The Asia Tech Podcast was joined by Anthony Kang, the Founder and CEO at BitFans.  BitFans is a Web 3.0 technology company that helps creators and their community members build deeper bonds with each other using the power of digital tokens.
 
Some of the topics that Anthony discussed:
  • Starting out in sales and marketing and investment before getting into tech
  • Sales and psychology
  • Fear over foundational change
  • The transitions from Web 1, to Web 2 and Web 3
  • Asset ownership and the role of tokenization
  • The decentralization of social media
  • Metaverse interoperability
  • The first BitFan cohort
Other titles we considered for this episode:
  1. There’s Just Good Talent Everywhere
  2. A Diversified Team Scattered All Around the World
  3. The Rocky Road to Achieving Dominance
  4. If Blockchain Was the Government of the Earth
  5. Without Data, They’re In Big Trouble

Read the best-effort transcript below (This technology is still not as good as they say it is…):

Michael Waitze 0:17
Hi, this is Michael Waitze. And welcome back to the Asia Tech Podcast. Today we are joined by Anthony Kang, the founder and CEO of BitFans, this should be a good one. Anthony, thank you so much for coming on the show. How are you doing today?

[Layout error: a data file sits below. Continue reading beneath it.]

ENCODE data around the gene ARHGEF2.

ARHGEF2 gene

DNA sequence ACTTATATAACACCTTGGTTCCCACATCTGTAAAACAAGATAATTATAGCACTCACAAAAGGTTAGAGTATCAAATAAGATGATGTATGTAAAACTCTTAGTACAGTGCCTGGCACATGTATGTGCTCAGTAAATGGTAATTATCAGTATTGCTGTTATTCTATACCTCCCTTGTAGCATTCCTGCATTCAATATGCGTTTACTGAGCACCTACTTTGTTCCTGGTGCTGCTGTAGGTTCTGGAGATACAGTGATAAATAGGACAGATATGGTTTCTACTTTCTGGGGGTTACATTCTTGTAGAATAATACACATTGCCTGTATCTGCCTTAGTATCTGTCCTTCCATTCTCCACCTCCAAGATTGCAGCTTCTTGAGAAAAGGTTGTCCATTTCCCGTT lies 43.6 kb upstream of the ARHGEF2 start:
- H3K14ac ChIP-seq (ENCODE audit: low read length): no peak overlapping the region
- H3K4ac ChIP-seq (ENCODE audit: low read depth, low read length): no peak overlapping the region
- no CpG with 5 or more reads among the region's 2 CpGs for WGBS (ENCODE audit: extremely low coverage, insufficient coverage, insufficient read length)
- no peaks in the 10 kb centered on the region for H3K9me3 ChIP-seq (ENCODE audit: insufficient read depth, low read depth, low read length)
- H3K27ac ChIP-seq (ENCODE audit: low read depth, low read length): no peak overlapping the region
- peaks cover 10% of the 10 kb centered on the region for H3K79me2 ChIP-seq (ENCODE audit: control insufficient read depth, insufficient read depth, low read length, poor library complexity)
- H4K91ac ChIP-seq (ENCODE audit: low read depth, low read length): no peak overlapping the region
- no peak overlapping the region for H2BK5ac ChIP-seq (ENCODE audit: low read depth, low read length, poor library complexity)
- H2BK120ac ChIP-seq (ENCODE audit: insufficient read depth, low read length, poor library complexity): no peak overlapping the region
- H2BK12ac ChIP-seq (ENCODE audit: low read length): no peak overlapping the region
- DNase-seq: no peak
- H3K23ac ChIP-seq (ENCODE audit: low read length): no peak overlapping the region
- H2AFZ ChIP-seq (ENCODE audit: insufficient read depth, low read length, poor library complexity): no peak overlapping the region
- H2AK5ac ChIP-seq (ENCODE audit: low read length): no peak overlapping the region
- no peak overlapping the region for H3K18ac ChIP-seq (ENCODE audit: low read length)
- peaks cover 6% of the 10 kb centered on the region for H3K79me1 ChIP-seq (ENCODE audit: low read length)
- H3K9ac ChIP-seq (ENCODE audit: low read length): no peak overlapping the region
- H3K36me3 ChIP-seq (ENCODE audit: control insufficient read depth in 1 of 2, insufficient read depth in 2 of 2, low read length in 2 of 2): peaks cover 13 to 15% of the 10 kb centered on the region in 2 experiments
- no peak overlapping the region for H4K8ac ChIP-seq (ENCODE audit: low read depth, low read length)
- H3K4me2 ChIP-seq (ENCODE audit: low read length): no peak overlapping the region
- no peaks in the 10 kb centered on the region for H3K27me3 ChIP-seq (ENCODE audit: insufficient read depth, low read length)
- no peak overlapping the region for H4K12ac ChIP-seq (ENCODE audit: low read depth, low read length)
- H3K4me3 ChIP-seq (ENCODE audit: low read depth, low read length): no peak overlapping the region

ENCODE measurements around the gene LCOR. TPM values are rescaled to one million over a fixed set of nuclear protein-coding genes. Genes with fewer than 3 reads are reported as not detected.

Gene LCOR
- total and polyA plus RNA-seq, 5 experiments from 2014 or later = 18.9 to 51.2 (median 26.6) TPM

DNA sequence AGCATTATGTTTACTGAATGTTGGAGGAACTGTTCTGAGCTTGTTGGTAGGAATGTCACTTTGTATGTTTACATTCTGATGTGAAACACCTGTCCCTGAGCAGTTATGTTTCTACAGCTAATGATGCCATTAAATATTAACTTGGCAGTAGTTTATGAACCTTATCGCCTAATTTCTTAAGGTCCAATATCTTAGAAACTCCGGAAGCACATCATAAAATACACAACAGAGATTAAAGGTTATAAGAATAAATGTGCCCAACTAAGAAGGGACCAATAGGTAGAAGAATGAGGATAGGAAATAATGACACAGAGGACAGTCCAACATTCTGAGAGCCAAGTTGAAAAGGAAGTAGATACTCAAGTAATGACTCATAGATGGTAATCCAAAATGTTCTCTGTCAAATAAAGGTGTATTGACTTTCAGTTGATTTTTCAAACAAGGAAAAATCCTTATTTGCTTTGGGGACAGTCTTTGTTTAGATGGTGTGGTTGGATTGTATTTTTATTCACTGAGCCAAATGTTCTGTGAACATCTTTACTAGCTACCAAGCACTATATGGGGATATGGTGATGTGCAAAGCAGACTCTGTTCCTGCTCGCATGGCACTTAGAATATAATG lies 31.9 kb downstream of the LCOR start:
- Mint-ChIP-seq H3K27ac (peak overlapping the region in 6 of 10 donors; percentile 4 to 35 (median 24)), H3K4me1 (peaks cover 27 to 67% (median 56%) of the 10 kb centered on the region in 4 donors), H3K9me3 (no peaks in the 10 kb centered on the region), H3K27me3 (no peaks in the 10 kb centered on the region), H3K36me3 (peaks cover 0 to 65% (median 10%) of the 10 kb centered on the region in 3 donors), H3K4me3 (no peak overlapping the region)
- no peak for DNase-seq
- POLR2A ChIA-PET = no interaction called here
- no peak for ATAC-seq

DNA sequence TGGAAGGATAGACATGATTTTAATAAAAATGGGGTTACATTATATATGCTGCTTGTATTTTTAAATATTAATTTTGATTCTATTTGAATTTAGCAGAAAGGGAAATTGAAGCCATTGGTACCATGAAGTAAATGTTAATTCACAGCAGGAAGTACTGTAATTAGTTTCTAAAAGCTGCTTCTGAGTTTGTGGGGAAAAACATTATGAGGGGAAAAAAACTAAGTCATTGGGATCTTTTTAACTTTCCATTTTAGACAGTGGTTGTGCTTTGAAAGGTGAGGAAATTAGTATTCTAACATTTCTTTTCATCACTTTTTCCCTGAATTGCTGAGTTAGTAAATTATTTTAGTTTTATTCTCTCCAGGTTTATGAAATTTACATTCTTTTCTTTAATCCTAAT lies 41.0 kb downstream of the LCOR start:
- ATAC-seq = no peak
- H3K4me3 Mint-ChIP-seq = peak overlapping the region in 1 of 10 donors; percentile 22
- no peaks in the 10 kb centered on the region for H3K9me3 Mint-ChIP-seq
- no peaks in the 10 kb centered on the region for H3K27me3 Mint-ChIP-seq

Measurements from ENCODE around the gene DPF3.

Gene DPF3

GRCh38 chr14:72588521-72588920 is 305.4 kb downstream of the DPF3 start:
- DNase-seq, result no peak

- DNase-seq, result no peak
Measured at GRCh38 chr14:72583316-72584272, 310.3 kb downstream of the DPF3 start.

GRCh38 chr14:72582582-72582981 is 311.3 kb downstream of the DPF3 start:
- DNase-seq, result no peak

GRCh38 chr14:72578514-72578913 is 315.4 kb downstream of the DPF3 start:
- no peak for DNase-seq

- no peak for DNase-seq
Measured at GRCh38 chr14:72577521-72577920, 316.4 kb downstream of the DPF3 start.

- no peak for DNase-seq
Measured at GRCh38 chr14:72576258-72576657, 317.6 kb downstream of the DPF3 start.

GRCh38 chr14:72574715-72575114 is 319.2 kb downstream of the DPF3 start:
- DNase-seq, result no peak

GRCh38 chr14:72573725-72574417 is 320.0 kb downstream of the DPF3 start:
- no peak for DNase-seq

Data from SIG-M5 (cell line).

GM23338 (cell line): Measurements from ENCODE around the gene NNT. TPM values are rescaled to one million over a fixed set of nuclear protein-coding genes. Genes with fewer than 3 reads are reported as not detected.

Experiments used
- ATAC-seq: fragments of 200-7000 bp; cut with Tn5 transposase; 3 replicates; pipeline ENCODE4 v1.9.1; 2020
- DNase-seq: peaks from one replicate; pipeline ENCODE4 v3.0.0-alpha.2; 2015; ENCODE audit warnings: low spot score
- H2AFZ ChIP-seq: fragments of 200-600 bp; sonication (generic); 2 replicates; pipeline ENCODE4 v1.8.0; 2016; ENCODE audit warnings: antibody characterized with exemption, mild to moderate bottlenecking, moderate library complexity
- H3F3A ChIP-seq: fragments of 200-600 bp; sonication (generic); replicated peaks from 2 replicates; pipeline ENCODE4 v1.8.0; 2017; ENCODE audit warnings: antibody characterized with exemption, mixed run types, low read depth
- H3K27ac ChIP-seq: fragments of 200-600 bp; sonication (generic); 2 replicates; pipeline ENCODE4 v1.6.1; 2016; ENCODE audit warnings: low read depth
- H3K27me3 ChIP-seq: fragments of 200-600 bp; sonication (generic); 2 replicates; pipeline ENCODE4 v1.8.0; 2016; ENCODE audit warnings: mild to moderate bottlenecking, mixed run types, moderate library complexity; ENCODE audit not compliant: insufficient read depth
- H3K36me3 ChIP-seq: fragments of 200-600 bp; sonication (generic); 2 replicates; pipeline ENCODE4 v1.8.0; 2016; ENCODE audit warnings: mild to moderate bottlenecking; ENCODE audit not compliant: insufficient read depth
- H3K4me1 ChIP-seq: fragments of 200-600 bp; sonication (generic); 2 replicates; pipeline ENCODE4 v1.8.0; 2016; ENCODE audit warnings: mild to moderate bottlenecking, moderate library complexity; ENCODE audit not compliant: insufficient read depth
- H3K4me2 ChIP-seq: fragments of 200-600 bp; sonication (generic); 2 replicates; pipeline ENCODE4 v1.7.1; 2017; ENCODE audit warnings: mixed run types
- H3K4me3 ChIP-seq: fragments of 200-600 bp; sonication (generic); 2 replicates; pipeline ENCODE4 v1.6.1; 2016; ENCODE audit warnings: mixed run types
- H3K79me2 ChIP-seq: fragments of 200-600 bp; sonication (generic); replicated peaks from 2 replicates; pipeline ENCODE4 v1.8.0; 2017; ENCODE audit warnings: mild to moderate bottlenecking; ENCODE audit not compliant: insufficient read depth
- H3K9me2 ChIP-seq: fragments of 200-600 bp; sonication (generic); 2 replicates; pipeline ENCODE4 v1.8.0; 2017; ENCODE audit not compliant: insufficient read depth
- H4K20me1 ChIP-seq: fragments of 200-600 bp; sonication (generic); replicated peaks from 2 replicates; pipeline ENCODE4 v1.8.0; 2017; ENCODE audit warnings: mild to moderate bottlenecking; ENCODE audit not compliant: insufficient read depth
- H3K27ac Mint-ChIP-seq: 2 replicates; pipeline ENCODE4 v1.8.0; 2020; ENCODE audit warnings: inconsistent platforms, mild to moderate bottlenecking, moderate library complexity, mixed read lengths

Anthony Kang 0:32
Doing very well, Michael, I really appreciate the invite. And looking forward to having a great chat with you.

Michael Waitze 0:36
It is completely my pleasure. Where are you right now, by the way?

Anthony Kang 0:40
So I’m based out of Sydney, Australia. This is where we’re building the company out of but we do have staff all around the world.

Michael Waitze 0:47
Do you really?

Anthony Kang 0:48
Indeed, yes, I believe that this globalized world that we’re heading in, there’s just good talent everywhere. And I feel it’s no longer limited just to where we’re no station, which city we’re in. I think if you look at different people’s portfolios, and you sort of see what they’ve done, doesn’t matter what nationality they are, what religion they if they’ve got the skills, and that’s what I look for. So you know, I’m very lucky to have a diversified team scattered across the world.

Michael Waitze 1:12